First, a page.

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Financial Advisor Transparency: The Power of Straight Talk

Brian Anderson

At the National Ethics Association, we often discuss the actions financial advisors should take to become more transparent with their clients. These fall into four main categories:

  • Building and maintaining a content-rich web site.
  • Complying with regulator-mandated disclosures.
  • Ordering a comprehensive personal background check.
  • Disclosing key facts about their business during sales interviews and seminars.

All these steps are well and good. But the most powerful tactic of all is straight talk. These are discussions you have face-to-face with your clients. They can also transpire electronically via your web site or newsletter. Being up front pays big dividends in terms of accelerated trust building, fewer objections during the sales process, and more persistent insurance policies and investment accounts.

Straight talk is especially important during the initial stages of the customer relationship. At this point, doubt is at its highest. So a little bit of candor will go a long way toward breaking it down. Discussing your professional education and credentials is a great topic at this stage; since there’s so much confusion about “alphabet soup” designations your clients will welcome your guidance.

Christopher Grande, MSIM, RMA, a registered investment advisor out of Medford , Massachussetts, illustrates this point. Grande’s firm, Walnut Hill Advisors, LLC, publishes a blog on which he shares his thoughts about personal finance, retirement planning, and, well, life. And he also talks candidly about what he does as an advisor and why.

Regarding designations, Grande is totally frank. “Most of these ancillary designations are more professional ‘interests’ in my opinion than a ‘certification,’” he writes. “For example, my ‘RMA’ credential stands for Retirement Management Analyst. And even though I studied a curriculum and took an exam, this credential reflects more my interest in the area of retirement income planning and my desire to be open and creative about the process than anything else (again my opinion).

“My “MSIM” credential on the other hand, reflects the extremely focused, and intense 17 month Masters degree I earned in Investment Management from BU and my intense interest and dedication to investment analysis. Other credentials such as CFP, CFA, CPA  —all require longer and more intense study periods too and a difficult exam. But these convey book knowledge.

“RMA is more like a specialty,” he adds. “I want to help people develop secure retirement incomes so I pursued this credential and am a member of the issuing organization—RIIA (the Retirement Income Industry Association)—which is an association of financial professionals, financial companies, financial-product developers, academics, journalists, and researchers in the field of retirement income planning.  It is an awesome collection of intellectual and practical talent.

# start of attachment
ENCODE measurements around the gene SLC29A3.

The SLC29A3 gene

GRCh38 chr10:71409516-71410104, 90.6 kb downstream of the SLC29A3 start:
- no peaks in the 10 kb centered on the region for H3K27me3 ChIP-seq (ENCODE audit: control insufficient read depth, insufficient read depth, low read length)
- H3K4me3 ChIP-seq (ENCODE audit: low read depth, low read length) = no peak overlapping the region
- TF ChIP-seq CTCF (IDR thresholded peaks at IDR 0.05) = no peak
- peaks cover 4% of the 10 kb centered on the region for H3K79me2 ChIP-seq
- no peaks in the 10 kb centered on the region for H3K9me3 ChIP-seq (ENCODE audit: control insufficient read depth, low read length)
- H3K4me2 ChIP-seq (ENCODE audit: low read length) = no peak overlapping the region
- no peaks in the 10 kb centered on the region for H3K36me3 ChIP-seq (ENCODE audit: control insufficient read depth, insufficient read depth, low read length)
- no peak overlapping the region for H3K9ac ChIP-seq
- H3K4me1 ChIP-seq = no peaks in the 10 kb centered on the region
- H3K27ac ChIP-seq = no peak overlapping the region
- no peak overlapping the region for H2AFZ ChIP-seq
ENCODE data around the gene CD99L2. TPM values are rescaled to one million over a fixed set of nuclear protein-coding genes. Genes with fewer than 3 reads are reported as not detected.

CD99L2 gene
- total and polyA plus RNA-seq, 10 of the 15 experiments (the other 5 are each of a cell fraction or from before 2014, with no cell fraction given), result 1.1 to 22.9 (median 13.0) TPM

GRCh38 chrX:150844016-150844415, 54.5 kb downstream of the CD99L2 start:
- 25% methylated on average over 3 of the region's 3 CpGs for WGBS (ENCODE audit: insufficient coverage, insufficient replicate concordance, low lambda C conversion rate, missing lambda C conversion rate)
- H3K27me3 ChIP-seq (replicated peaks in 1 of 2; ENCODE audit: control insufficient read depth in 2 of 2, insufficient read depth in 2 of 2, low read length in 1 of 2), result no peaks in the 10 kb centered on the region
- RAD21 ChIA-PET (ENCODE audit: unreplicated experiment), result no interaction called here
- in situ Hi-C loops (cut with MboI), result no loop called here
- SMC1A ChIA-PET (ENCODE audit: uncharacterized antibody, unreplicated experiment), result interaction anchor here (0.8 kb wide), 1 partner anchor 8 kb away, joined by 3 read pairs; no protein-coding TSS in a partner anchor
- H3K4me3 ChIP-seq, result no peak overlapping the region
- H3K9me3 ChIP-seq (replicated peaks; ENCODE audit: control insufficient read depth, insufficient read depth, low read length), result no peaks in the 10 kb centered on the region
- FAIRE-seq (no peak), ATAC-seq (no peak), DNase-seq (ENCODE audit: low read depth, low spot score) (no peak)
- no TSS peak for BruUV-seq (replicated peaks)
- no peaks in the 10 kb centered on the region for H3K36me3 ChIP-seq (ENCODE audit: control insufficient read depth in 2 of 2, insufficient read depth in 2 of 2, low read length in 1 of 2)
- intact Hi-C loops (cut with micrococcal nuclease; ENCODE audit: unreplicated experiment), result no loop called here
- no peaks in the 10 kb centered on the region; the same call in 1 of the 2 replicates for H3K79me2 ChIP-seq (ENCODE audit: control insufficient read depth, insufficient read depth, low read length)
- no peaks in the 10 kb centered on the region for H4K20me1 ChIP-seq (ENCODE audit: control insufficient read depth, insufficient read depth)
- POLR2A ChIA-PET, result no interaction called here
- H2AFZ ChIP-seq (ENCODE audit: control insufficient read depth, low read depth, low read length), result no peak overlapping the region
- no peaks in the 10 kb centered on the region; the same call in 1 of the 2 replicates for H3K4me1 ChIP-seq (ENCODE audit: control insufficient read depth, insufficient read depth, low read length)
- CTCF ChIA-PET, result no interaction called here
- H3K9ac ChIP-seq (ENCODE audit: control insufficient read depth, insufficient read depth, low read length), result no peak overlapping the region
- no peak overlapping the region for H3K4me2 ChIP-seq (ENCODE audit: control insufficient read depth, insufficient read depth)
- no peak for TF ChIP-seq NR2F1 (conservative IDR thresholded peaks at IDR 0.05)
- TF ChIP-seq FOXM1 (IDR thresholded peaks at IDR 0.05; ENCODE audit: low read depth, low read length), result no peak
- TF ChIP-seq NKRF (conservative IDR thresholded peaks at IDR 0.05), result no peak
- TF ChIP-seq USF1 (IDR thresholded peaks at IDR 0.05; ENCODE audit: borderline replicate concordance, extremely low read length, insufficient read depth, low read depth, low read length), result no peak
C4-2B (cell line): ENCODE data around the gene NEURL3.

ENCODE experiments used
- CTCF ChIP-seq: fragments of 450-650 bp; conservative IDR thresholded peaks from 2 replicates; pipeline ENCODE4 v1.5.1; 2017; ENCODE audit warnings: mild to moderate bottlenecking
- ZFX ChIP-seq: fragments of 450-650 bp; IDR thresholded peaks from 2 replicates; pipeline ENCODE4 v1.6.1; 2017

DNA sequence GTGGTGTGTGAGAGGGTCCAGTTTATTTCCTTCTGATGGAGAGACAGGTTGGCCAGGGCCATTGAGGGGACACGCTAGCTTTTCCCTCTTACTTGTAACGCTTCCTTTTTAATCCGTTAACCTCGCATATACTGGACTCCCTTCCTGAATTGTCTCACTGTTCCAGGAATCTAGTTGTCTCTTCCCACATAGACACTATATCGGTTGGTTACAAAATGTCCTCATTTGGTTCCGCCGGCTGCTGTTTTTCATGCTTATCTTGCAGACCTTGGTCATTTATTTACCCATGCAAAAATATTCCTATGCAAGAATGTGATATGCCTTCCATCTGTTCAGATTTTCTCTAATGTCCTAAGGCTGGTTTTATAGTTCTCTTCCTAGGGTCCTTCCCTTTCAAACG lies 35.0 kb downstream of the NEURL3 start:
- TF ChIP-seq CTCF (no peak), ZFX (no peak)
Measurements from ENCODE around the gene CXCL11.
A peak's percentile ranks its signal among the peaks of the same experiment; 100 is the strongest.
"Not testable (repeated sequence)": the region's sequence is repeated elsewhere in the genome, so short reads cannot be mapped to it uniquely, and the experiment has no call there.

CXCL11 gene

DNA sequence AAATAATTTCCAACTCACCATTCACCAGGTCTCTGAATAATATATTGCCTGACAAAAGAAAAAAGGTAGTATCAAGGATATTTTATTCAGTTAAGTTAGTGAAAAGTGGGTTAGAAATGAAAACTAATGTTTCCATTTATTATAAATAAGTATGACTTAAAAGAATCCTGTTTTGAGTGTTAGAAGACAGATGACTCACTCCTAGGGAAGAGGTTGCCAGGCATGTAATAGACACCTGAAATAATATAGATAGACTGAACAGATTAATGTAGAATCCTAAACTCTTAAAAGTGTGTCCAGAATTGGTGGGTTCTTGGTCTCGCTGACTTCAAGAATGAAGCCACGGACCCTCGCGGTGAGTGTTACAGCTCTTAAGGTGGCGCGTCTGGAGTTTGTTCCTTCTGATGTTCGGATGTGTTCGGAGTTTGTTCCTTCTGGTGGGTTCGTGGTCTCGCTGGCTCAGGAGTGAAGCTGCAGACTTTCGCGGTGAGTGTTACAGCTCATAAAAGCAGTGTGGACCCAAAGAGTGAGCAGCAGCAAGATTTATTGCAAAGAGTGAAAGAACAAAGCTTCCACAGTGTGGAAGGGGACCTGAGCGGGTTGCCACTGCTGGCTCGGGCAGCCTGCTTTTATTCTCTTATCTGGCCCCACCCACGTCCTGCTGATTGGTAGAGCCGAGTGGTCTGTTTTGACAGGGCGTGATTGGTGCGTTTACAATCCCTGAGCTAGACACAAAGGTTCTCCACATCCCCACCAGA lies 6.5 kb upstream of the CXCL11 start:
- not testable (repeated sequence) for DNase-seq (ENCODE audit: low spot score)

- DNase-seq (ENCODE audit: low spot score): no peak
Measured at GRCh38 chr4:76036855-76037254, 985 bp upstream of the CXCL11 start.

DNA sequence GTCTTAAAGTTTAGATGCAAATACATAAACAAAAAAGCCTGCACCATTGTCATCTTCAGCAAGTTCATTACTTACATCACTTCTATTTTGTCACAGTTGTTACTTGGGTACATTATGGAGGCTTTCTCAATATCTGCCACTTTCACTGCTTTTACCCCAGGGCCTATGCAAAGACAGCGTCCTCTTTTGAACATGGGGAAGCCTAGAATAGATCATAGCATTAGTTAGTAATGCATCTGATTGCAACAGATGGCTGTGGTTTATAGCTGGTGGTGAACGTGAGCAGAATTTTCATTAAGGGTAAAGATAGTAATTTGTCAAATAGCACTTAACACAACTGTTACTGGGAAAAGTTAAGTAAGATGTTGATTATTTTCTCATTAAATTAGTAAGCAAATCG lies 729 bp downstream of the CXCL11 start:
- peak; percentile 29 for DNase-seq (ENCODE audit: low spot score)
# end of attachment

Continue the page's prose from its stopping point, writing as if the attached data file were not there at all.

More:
“I don’t know what the Retirement Income Certified Professional (RICP) designation, offered by the American College, is going to do for professionals. But I know in my situation that the RMA credential alone would not make me an expert in income planning. And that’s what consumers need to know. It shows an area of interest, and a general level of education beyond basic financial planning in this area (retirement income). But it is really the dedication of the practitioner that makes the RMA education useful to the planner AND to the client.

“ In summary,” he writes, “know that some credentials reflect an intense course in all of the basics, some a short but focused study of a particular area, and some reflect an interest in a certain type of clientele. And know that some courses and exams are easy and some are very difficult. But what really matters is competence, interest, and pursuit of continual knowledge beyond the credential, in the area(s) you need planning in.”

Here’s what we like about Grande’s candid discussion about professional designations:

  • He avoids positioning designations as talismans that automatically confer mastery of a product or planning discipline. In his view, they are symbols of an advisor’s commitment to a given field and recognition of additional study beyond entry level.
  • He admits that not all professional designations (or degrees) carry the same weight. Some require an immense amount of study and some not so much. He does his customers a service by explaining which of his credentials are “heavy duty” and which are not.
  • Finally, he explains that what really matters ultimately is professional competence, which advisors must acquire through initial training, practical experience, and continuing education.

So let’s be fully transparent about our topic here. Grande’s straight talk about his designations is refreshing, and we’re sure his prospects—and clients—welcome his honesty. What do you think? Do you talk straight with your clients about your designations, your professional practices, and your business overall? If not, try it. We think your clients will appreciate your candor—and reward you for it with their trust and loyalty.

For more information about ethical sales practices, please visit the National Ethics Association’s Ethics Center atethics.net. For information on affordable errors-and-omissions insurance for low-risk financial advisors, please visitEOforLess.com.



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